That quest by Russian, British and American scientific teams for water samples is the topic of an article in the current edition of Chemical & Engineering News, the weekly newsmagazine of the American Chemical Society (ACS), the world's largest scientific society.
C&EN European Correspondent Sarah Everts explains that the Russian mission to Lake Vostok captured global headlines recently when the team bored 2.5 miles through Antarctic ice to reach the lake's ancient water, undisturbed for 15 million years. They want to analyze the lake for signs of life and clues about how life might survive in Earth's most inhospitable places – or on other planets. But that step must wait until late in 2012 when the Antarctic winter ends, allowing travel into the Frozen Continent.
But the Russians are only one team of several trying to understand what kind of life can survive in water beneath the Antarctic ice sheet and how these organisms might do it. The other two may yield even greater scientific treasures. One is an American team that plans to drill with hot water – rather than mechanically, as the Russians did – into a river of ice one half mile below the surface that carries water from several underground lakes to the ocean.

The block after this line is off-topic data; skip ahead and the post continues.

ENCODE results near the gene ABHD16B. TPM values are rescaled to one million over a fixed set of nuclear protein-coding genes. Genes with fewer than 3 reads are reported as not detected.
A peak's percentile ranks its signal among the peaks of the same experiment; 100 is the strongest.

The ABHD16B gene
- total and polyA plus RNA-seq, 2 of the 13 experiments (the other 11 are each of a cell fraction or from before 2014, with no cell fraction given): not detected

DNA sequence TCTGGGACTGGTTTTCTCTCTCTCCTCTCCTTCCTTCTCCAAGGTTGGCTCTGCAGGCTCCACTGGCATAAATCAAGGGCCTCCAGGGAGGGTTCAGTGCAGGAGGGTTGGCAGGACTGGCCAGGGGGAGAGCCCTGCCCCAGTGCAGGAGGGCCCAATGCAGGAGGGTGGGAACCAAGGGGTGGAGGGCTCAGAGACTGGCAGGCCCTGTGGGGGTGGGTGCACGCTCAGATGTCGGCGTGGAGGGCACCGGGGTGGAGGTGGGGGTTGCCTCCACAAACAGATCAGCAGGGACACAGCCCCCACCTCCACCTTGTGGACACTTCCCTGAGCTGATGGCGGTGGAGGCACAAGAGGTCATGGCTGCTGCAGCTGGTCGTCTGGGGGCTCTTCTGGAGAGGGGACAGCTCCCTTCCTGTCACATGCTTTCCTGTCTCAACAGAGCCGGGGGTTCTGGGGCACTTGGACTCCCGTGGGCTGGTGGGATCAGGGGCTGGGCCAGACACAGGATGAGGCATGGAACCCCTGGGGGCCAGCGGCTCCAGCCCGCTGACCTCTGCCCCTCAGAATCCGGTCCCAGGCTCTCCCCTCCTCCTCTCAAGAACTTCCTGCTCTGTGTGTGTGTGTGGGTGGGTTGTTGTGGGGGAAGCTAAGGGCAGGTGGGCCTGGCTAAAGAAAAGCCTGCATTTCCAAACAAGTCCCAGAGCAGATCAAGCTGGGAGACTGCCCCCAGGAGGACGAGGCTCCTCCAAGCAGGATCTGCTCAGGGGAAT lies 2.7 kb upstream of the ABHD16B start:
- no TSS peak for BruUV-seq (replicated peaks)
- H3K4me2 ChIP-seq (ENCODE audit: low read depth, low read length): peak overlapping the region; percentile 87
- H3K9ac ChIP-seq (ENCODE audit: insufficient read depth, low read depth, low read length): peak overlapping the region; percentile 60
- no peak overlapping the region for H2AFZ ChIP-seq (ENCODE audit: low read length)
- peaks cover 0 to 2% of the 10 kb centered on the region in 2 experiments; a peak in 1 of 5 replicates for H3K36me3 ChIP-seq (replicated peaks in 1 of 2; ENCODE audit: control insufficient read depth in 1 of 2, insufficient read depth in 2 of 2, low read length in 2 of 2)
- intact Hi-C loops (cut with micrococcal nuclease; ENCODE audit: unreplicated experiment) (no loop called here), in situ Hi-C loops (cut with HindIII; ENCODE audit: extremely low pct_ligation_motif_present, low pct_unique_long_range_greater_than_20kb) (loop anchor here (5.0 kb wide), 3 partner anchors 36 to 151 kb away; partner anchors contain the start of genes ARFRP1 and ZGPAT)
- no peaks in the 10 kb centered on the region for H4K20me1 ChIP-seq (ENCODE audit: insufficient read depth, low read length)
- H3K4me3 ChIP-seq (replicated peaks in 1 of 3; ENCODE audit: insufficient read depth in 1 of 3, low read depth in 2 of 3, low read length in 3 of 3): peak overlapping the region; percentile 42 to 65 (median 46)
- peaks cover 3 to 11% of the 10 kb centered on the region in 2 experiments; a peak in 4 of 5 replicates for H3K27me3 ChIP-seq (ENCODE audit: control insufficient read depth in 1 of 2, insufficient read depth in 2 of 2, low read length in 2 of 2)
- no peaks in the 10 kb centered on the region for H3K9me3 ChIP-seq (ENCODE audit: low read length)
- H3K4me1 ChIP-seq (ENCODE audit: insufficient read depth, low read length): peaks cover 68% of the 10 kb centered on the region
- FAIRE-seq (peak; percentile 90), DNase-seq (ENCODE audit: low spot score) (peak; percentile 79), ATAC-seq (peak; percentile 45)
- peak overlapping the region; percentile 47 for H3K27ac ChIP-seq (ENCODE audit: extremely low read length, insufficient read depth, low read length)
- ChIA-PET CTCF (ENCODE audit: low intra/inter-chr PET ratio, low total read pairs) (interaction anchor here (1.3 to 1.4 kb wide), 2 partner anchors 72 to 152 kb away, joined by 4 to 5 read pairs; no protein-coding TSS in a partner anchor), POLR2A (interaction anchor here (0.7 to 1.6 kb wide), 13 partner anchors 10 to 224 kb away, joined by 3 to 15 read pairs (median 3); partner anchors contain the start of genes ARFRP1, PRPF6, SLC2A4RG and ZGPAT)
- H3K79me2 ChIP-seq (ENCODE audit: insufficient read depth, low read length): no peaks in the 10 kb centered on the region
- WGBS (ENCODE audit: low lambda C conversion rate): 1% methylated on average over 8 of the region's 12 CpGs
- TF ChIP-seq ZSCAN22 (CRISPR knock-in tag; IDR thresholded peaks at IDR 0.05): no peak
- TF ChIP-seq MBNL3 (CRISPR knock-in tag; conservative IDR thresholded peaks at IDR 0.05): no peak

Using the same method, British scientists will try to reach Lake Ellsworth, almost two miles below the surface, which may have been isolated for a million years. They hope to make a complete survey of life and nutrient sources in Ellsworth, which is not yet possible for the deeper, colder and more ancient Lake Vostok.
The American Chemical Society is a nonprofit organization chartered by the U.S. Congress. With more than 164,000 members, ACS is the world's largest scientific society and a global leader in providing access to chemistry-related research through its multiple databases, peer-reviewed journals and scientific conferences. Its main offices are in Washington, D.C., and Columbus, Ohio.
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